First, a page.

When evaluating feed intake in enriched housing systems, van Horne said that it is important to remember to add in the additional feed used for the scratching areas. Taking this into account, he suggests that feed intake can be 2-3 grams higher in these systems.

Capital cost and labor  

Enriched cage and colony systems both require some additional labor per bird in comparison to conventional cages. The equipment cost for enriched systems is, on average, 10 Euros (approximately $12.50) per hen higher than for conventional cages. According to van Horne, the capital cost is expected to be 50 percent higher for enriched cages and approximately 70 percent higher for colony systems.

Total cost  

Overall, when compared to Europe’s pre-2012 85 square inch per hen cages, eggs produced in enriched cage systems cost, on average, 7 percent more per pound to produce. In comparison, producing eggs in colony systems, as used in Germany and the Netherlands, increases the cost by, on average, 9 percent per pound.

Non-cage alternatives  

The production costs associated with barn/deep litter systems, free-range and organic egg farming were gathered as well. “It is very important to note that in alternative systems you cannot take the figures you are used to from the traditional cages,” van Horne said. “We clearly see shorter laying periods in barns, and especially in free-range; we see lower egg production in those systems; we see a higher mortality, and we also see, very clearly, a higher feed intake.” Each of these factors increases the cost of producing eggs in these alternative systems. He also said that it is important to take into consideration the fact that floor system pullets cost an extra 10-15 percent to raise.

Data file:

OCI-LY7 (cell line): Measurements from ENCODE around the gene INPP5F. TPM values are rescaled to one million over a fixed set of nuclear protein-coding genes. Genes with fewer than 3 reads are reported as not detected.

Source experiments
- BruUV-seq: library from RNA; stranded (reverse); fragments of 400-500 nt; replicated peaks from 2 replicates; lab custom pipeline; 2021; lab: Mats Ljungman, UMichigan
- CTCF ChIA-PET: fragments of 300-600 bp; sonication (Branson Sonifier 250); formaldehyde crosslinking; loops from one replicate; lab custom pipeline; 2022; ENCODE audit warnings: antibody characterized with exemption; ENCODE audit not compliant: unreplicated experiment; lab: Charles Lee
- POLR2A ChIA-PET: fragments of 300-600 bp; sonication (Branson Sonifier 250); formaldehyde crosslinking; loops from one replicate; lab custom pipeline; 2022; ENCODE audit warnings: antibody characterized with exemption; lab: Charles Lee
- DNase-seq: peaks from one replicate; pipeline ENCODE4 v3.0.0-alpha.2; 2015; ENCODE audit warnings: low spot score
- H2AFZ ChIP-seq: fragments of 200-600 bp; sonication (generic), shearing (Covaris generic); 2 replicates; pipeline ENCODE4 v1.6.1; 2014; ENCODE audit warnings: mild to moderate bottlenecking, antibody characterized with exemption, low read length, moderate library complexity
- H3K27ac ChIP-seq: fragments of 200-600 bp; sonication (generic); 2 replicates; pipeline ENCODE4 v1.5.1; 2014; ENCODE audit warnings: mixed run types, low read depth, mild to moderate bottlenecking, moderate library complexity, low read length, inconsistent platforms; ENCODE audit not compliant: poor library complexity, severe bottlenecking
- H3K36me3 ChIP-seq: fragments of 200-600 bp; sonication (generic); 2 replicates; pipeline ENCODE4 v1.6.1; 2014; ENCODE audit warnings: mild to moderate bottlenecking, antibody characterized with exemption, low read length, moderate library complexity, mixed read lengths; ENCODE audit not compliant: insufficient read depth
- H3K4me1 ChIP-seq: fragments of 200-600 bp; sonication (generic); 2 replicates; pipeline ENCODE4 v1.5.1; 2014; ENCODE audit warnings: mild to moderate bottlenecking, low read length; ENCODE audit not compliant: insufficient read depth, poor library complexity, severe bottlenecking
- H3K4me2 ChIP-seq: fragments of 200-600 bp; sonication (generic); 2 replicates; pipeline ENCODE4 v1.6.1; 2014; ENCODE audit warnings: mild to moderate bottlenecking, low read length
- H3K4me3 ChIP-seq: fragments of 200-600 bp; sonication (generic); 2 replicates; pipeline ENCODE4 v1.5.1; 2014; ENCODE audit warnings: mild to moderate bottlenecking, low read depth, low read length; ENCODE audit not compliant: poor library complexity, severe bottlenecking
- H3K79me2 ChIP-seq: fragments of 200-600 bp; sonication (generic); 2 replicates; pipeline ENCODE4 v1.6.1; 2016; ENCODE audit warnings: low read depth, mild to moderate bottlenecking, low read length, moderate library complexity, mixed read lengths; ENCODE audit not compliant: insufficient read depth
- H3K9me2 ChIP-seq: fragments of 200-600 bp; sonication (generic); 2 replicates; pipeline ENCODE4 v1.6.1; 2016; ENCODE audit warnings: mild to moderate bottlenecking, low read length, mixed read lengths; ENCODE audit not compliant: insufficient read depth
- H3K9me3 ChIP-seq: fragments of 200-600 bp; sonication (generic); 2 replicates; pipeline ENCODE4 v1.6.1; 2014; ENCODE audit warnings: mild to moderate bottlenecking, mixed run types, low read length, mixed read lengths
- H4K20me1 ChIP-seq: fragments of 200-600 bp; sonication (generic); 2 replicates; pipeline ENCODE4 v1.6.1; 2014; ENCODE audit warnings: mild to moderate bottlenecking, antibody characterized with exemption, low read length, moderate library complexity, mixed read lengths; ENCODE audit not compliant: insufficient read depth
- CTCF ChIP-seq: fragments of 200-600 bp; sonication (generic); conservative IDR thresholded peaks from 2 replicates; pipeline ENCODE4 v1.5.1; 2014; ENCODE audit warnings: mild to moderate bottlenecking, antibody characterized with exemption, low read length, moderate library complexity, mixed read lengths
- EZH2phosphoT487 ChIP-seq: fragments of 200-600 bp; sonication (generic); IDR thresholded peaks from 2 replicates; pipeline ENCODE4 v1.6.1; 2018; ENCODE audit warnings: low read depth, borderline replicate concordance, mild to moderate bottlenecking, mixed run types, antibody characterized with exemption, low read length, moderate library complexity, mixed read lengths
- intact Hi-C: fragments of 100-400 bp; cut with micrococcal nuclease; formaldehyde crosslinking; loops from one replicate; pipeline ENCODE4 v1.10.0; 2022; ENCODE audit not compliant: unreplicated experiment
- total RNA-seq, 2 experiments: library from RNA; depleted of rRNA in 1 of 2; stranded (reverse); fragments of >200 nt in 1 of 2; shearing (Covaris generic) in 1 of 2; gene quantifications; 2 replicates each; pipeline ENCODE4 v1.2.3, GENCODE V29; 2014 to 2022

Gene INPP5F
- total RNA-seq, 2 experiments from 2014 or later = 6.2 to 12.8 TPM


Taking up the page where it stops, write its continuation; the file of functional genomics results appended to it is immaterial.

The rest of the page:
The study showed that the cost of egg production in barn systems is at least 20 percent higher than those of the previous conventional cages, and 15 percent higher than the cost of production using enriched cages. Free-range egg production costs are, on average, 40 percent more per pound of eggs than in conventional cages, and 33 percent more than in enriched cages.

The data supplied for van Horne’s study for the International Egg Commission was provided by European family farms, and the numbers might be somewhat different for larger scale international egg farming businesses.

EU egg market segmentation  

As part of this study, van Horne presented data showing the variations in market demand for shell eggs produced in different housing systems in France, the UK, Germany, the Netherlands and Denmark. Over 60 percent of the shell eggs purchased in France are produced in enriched cages. Free-range eggs account for over 20 percent of the market, while organic eggs make up less than 10 percent. In the UK, the shell egg market is split roughly in half between enriched cages and free-range.

Both the German and Dutch markets are dominated by eggs produced in barn systems. In Germany, less that 5 percent of the eggs are produced in cages. Over 60 percent are from barn systems, over 20 percent are free-range and almost 10 percent come from organic farms.

The Netherlands is slightly different than Germany, with just under 10 percent of its eggs coming from cage systems and approximately 80 percent from barn production. The Netherlands has a very small demand for free-range eggs; this sector accounts for just 8 percent of the market, and organic demand is even lower, at just 2 percent.

Denmark has the largest market for organic eggs at 20 percent of the total. About half of Denmark’s eggs are cage produced, with 15 percent from barns and approximately 5 percent free-range.

Demand for eggs from these various housing systems fluctuates greatly, according to van Horne. He said that this creates a constantly changing market; one that can be very difficult to predict. He told the International Egg Commission audience that he believes that it will be very difficult to predict what consumers will demand in the future.

EU feed and pullet prices were used in van Horne’s analysis, so egg producers in other countries with different feed and pullet costs may see some changes in the relative operating costs of the different housing systems.